review by AARON ALLEN
Written and Directed by Torin Langen
Starring Erin Stuart, Rebeca Mackinnon, Eric Repke
Thou shalt not suffer a witch to live.
- Exodus 22:18
In Torin Langen's Malleus Maleficarum, the follow up / companion piece to his last short Fondue, Langen has perfected the art of silent dread. Malleus Maleficarum’s completely dialogue-free narrative is so terrifyingly bewitching that I have to assume it can only be the product of some kind of black movie magic.
Malleus Maleficarum opens with a woman and two young people preparing for some Fall festivities. They don't appear to be gearing up for Halloween, however, although the time of year is certainly right; crisp yellow and orange leaves crunch underfoot, pumpkins are out, and you can almost smell the crisp October air wafting through the skeleton-finger limbs of the trees. No, not Halloween. Something else equally rooted in superstitions and the rites of the winter solstice. They are preparing for something called “Exodus.” A creeping sense of dread begins to creep into the proceedings as the trio take a trip to the local grocer / convenience store. Instead of picking up a Jack O’ Lantern, they are ushered into a silent room containing men and women slumped, sullen, and cowering in the corners with white hoods pulled over their heads.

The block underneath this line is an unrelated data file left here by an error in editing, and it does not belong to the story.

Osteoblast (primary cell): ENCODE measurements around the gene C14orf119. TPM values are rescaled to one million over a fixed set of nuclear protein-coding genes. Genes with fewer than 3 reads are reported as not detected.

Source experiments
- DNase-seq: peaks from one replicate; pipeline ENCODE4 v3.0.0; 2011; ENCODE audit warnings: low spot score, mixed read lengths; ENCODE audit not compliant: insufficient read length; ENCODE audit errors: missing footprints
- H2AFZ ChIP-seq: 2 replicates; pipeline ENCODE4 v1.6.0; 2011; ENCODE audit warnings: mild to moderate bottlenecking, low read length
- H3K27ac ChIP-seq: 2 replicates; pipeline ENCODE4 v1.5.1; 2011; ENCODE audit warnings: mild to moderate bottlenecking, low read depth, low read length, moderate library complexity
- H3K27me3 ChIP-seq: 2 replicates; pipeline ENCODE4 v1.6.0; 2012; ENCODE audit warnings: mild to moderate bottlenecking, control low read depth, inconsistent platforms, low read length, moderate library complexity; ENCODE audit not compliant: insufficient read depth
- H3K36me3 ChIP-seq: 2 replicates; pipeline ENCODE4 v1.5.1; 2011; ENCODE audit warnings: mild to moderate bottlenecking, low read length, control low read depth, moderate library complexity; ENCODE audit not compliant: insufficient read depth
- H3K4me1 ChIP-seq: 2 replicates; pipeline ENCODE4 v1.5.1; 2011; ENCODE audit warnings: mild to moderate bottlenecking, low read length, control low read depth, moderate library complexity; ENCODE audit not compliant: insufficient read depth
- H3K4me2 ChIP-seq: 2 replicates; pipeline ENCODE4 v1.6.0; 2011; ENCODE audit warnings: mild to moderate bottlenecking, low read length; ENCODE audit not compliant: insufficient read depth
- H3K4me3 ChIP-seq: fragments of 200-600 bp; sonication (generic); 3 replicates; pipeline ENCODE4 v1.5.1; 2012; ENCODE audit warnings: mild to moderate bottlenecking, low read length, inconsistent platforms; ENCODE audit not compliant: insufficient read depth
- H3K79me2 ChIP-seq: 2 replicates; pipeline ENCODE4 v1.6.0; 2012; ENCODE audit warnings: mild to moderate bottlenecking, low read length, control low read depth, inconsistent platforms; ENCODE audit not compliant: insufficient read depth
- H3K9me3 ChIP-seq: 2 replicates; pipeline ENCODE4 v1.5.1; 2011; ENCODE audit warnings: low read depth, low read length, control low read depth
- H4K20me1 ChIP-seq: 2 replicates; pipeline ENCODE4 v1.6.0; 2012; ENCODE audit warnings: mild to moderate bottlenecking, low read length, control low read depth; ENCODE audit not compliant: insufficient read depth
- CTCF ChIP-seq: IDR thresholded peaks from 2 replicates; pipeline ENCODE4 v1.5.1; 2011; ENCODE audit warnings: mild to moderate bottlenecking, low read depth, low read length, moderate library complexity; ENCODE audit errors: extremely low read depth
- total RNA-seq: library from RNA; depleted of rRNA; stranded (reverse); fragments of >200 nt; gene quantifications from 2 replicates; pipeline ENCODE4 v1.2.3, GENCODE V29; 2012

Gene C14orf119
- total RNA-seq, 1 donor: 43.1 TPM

You’re going to have to see it for yourself to find out where it goes from there. But here’s a hint: it’s riveting. The wordless performances by Erin Stuart, Rebeca Mackinnon and Eric Repke as the trio are so mysterious yet intriguing you won't want to look away. Devoid of exposition, director Torin Langen lets the camera tell the story, ushering you into scenes that are at once both quite familiar yet increasingly tinged with the queer and the strange. In this nightmarish narrative, the true nature of what’s going on is never explicitly laid out for the viewer, but observant audiences will have no trouble discerning the age-old themes at play.
In no uncertain terms, Malleus Maleficarum marks a distinct point of maturation in Torin Langen’s development as a filmmaker. While Langen’s prior shorts have all shown exceptional talent, he has in the past relied heavily on retro homage or heavily stylized music and visuals. Malleus Maleficarum, by comparison, is a much more straight-forward and no-nonsense demonstration of Langen’s deft skills with a camera, narrative, and character. If Malleus Maleficarum were a knife, it would cut deep and cut clean. Few people can tell a truly engaging story without character dialogue yet still manage to keep it tight, tense, and tantalizing, but Torin Langen has cracked the code.
Malleus Maleficarum is a great sample of suspenseful short film sorcery. I can’t recommend it enough. See it for yourself August 15th in Montreal where it will screen as an official selection of the MASCARA & POPCORN Film Festival.